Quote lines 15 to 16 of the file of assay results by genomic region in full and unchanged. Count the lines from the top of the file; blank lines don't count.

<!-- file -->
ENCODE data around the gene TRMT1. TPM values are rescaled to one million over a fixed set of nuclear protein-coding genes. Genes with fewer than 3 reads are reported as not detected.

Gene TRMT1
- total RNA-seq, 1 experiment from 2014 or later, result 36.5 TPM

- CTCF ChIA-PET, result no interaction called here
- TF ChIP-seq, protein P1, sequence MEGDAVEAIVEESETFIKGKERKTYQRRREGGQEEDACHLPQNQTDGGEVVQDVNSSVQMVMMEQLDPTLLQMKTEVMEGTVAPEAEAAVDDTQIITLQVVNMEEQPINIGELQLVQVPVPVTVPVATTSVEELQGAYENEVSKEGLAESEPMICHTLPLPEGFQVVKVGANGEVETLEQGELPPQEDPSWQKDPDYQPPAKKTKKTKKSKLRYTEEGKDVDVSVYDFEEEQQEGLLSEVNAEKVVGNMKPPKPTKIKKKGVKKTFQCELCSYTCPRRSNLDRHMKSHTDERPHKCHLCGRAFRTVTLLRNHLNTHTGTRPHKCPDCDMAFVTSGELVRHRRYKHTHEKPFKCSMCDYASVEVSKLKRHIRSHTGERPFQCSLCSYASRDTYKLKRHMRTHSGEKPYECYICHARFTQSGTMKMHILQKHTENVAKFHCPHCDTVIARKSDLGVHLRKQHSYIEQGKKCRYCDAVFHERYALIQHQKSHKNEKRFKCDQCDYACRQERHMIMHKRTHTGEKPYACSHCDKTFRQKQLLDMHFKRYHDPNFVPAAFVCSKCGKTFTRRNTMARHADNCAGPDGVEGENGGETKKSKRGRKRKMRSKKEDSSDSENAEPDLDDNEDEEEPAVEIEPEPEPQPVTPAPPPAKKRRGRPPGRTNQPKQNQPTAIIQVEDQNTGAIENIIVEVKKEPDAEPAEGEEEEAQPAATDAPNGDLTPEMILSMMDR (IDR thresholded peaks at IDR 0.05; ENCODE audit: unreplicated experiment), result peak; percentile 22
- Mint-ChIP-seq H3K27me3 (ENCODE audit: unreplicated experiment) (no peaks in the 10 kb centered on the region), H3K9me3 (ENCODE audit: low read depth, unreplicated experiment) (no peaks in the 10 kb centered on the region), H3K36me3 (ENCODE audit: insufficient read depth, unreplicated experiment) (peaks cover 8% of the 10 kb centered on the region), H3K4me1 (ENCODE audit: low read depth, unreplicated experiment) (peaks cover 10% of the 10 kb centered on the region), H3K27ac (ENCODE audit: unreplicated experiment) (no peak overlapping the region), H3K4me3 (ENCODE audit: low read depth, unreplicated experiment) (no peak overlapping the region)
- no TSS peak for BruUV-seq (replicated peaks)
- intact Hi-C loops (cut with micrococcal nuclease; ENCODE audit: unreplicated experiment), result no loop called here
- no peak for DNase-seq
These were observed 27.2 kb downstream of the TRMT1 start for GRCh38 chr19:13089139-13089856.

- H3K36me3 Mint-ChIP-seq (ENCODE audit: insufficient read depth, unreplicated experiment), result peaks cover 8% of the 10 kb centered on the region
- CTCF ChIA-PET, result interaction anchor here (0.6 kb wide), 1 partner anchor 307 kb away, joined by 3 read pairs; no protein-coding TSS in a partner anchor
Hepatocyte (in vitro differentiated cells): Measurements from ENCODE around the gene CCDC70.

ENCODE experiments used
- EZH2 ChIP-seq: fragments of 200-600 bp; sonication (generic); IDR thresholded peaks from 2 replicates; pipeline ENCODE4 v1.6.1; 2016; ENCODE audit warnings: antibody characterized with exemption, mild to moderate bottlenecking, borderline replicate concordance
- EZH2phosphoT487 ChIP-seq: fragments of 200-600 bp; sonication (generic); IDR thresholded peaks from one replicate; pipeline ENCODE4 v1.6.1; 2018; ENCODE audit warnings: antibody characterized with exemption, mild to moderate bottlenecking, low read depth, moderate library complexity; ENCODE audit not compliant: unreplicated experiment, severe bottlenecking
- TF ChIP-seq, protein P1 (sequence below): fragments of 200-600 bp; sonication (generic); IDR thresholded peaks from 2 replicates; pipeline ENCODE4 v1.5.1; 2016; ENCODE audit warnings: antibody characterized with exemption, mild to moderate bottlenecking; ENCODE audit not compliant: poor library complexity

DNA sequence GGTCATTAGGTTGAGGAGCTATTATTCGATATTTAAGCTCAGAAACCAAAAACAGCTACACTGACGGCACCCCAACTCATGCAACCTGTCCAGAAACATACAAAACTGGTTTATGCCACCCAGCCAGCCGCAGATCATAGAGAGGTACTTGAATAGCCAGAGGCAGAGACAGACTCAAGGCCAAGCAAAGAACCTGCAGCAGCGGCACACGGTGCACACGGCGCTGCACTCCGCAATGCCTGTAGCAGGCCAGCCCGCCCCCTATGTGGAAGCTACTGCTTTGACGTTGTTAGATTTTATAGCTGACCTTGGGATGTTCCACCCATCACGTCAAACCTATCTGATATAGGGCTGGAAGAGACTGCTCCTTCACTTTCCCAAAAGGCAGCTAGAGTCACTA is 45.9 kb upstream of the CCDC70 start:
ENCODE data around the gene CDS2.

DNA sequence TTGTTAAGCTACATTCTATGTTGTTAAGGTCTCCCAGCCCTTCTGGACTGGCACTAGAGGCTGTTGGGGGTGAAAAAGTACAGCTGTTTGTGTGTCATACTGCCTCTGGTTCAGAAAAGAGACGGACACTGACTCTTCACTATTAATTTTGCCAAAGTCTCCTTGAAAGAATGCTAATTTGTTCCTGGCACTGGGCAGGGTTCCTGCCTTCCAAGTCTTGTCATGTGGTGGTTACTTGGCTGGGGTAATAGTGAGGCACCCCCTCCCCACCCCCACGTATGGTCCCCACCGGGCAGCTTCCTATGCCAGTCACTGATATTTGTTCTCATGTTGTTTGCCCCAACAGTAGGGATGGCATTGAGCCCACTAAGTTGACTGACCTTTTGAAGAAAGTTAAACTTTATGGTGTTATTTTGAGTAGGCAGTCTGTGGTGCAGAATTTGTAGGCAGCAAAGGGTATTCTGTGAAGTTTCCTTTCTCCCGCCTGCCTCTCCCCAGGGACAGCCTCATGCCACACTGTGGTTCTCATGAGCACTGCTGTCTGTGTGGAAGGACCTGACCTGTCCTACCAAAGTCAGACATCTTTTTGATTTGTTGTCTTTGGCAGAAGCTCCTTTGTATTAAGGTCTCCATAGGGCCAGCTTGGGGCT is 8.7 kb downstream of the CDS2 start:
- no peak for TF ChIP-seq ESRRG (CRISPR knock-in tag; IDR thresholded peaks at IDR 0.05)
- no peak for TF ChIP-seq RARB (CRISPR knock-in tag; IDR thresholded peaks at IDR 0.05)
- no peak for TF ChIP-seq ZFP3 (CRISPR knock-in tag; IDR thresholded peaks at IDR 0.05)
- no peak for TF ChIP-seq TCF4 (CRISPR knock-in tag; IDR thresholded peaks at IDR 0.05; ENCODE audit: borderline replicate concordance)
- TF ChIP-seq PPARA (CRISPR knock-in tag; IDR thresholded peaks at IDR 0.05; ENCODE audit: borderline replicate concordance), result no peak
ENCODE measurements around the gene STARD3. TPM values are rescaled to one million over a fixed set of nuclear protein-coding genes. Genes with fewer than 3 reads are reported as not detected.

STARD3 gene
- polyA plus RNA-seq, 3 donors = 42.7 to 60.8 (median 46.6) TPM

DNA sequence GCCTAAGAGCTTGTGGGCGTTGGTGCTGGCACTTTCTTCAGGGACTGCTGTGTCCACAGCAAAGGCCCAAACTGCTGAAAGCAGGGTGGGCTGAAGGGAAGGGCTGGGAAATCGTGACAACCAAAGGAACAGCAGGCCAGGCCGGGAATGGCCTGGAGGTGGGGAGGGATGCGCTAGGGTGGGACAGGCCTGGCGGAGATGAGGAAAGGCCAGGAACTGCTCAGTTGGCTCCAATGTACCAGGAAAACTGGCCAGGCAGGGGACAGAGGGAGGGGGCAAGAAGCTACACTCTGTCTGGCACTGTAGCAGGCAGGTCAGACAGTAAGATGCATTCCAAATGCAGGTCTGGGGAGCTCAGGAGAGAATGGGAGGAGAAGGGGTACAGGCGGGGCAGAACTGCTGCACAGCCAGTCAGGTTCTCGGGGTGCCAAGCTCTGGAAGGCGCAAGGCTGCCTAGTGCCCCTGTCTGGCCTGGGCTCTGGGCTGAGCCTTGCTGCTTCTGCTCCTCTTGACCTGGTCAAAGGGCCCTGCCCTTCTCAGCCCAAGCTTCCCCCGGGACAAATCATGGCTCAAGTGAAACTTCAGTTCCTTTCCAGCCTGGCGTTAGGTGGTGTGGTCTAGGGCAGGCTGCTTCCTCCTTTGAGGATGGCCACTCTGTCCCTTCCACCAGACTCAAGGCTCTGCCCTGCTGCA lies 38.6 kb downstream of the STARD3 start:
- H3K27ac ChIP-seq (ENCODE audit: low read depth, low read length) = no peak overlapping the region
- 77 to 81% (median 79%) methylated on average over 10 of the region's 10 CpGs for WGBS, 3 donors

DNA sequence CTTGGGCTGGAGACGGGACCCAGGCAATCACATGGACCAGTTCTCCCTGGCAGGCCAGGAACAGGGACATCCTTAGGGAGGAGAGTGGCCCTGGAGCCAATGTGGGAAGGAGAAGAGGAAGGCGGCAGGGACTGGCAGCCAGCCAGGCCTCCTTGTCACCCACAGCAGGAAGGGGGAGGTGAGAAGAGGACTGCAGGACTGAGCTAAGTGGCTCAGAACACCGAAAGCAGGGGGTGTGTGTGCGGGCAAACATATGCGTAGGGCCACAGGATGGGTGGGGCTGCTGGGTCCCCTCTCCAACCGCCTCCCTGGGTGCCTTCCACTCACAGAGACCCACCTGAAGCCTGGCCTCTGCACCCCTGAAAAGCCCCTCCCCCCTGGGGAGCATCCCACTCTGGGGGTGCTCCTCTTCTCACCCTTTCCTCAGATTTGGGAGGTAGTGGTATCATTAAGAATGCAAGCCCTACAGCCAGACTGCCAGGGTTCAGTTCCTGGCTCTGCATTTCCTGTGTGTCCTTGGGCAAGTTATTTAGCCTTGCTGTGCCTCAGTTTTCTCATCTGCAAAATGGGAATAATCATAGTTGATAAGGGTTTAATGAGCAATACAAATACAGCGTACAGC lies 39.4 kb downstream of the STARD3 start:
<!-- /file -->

- EZH2 ChIP-seq: fragments of 200-600 bp; sonication (generic); IDR thresholded peaks from 2 replicates; pipeline ENCODE4 v1.6.1; 2016; ENCODE audit warnings: antibody characterized with exemption, mild to moderate bottlenecking, borderline replicate concordance
- EZH2phosphoT487 ChIP-seq: fragments of 200-600 bp; sonication (generic); IDR thresholded peaks from one replicate; pipeline ENCODE4 v1.6.1; 2018; ENCODE audit warnings: antibody characterized with exemption, mild to moderate bottlenecking, low read depth, moderate library complexity; ENCODE audit not compliant: unreplicated experiment, severe bottlenecking